Worthless? Pointing out that what the previous post said happened, as though it happened all the time, does not happen all the time? I guess a percentage would be nice. I haven't found one yet.

    So we're stuck apparently. Neither of us has the numbers you want, right? I'm not sure why the burden of proof is on me at this point.

    Unfortunately, I have looked/read online and can only find usage and "success" rates, but not rates of success getting a lower time-served sentence (asylum vs. prison).

  • by Anonymous Coward on Thursday November 11, 2010 @04:56PM (#34200718)

    It's rhetorical when the person he is talking about just said that no one has the right to say anything about human rights abuses including stoning people to death in Iran.

    You: Hey, don't say anything about it not being OK to lynch black people. It's fine.

    Me: I think _YOU_ should be lynched.

    You: Oh My God!! Police! Police! This guy is trying to get me lynched!!! Arrest him!

    But, with the internet.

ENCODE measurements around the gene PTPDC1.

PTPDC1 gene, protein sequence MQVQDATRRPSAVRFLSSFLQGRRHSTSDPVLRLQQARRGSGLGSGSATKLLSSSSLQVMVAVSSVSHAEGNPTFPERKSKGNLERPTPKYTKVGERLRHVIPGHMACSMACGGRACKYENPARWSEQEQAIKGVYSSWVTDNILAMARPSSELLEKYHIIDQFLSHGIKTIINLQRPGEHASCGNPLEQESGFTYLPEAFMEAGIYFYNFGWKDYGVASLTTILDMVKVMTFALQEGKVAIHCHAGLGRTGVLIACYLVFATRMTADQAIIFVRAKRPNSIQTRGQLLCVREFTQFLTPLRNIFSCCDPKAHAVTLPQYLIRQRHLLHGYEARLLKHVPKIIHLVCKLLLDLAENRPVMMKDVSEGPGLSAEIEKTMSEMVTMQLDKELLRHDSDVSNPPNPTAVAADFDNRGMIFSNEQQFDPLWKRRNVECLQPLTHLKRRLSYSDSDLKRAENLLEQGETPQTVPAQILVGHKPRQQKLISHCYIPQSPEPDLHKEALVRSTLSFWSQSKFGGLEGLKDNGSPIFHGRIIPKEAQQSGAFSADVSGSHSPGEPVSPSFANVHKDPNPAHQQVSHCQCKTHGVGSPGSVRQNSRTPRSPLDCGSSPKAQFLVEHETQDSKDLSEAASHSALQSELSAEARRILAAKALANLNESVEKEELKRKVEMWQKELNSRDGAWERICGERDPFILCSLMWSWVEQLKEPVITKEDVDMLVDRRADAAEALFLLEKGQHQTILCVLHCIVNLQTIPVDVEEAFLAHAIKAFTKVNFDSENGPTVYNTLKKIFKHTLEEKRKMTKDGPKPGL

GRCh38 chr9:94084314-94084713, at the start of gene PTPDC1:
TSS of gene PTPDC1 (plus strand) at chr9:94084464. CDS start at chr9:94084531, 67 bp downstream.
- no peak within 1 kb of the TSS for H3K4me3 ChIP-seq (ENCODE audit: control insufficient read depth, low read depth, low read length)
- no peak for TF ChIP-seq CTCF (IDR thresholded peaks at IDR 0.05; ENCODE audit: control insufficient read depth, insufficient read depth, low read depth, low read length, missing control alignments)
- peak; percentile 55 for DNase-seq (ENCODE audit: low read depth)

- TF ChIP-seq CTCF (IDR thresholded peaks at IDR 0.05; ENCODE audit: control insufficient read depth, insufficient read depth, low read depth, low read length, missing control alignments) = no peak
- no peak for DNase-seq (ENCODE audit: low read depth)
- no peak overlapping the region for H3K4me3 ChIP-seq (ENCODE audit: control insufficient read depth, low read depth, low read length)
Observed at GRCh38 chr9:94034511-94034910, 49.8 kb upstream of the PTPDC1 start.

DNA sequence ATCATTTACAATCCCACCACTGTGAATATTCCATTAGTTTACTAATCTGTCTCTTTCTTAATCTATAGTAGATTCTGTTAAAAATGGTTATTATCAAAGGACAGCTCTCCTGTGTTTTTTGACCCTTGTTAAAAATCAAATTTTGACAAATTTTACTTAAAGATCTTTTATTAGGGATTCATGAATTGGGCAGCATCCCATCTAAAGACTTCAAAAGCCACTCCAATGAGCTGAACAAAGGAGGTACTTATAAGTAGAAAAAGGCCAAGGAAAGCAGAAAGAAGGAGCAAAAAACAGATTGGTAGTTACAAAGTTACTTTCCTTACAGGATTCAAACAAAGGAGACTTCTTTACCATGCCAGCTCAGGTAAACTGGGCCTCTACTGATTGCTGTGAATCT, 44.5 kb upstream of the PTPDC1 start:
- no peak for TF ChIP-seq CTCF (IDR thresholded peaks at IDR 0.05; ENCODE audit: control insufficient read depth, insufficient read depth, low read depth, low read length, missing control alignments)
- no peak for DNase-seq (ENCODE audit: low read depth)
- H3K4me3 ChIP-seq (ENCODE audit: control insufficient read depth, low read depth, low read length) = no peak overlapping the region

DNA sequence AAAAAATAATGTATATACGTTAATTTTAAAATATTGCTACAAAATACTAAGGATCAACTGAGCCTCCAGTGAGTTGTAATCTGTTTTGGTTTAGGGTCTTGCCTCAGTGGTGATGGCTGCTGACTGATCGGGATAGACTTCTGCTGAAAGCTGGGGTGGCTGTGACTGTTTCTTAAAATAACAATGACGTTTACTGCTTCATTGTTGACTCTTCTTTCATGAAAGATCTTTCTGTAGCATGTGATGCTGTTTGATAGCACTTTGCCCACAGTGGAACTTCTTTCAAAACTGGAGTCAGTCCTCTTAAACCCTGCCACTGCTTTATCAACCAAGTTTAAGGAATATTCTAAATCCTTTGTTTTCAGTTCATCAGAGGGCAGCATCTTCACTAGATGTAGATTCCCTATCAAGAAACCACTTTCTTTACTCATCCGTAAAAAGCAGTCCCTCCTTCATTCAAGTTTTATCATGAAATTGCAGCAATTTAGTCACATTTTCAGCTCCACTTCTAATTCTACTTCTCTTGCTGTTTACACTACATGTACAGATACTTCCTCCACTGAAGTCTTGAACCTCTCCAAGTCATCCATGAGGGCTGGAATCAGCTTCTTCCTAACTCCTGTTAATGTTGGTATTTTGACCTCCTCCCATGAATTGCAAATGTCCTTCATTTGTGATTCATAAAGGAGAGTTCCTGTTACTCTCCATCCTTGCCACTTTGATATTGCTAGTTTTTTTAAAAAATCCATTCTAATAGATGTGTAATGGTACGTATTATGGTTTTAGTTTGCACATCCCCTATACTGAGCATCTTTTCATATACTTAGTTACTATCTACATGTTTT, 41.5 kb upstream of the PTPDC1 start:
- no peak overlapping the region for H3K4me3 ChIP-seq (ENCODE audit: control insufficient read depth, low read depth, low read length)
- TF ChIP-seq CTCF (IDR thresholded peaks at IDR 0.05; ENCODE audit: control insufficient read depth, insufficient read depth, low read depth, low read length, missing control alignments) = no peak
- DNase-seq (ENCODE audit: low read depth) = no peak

• Re:Nanny state (Score:3, Informative)

    by Teun (17872) on Thursday November 11, 2010 @05:20PM (#34200966) Homepage
    What I meant is the tabloids are fuelling this drive towards more legislation by amplifying the voice of the silly.
  • Re:Asshat (Score:3, Informative)

    by commodore64_love (1445365) on Thursday November 11, 2010 @07:03PM (#34201966) Journal

    >>>Your freedom to swing your words stops at deathtreats.

    Not in the US where the supreme court has ruled again-and-again that speech is fully protected. The only exception is if the person issuing the death-threat is holding a gun or knife at the time, and the victim is in immediatee danger. This politician clearly wasn't endangering anybody since he was nowhere near the victim.

  • by Xest (935314) on Friday November 12, 2010 @05:13AM (#34204860)

    Are you fucking kidding?

    There's a hell of a lot wrong with this country but that's not one of the problems. The UK has been one of the most active in the world in dealing with the problem of arranged marriages, and other abuse. We've been pouring a fortune into it with a number of high profile convictions, as well as countless other cases of assisting people in getting out of those kind of situations. Our country even intervenes politically and legally as far as it can in situations where people have been taken to other countries, such as Pakistan to be married on.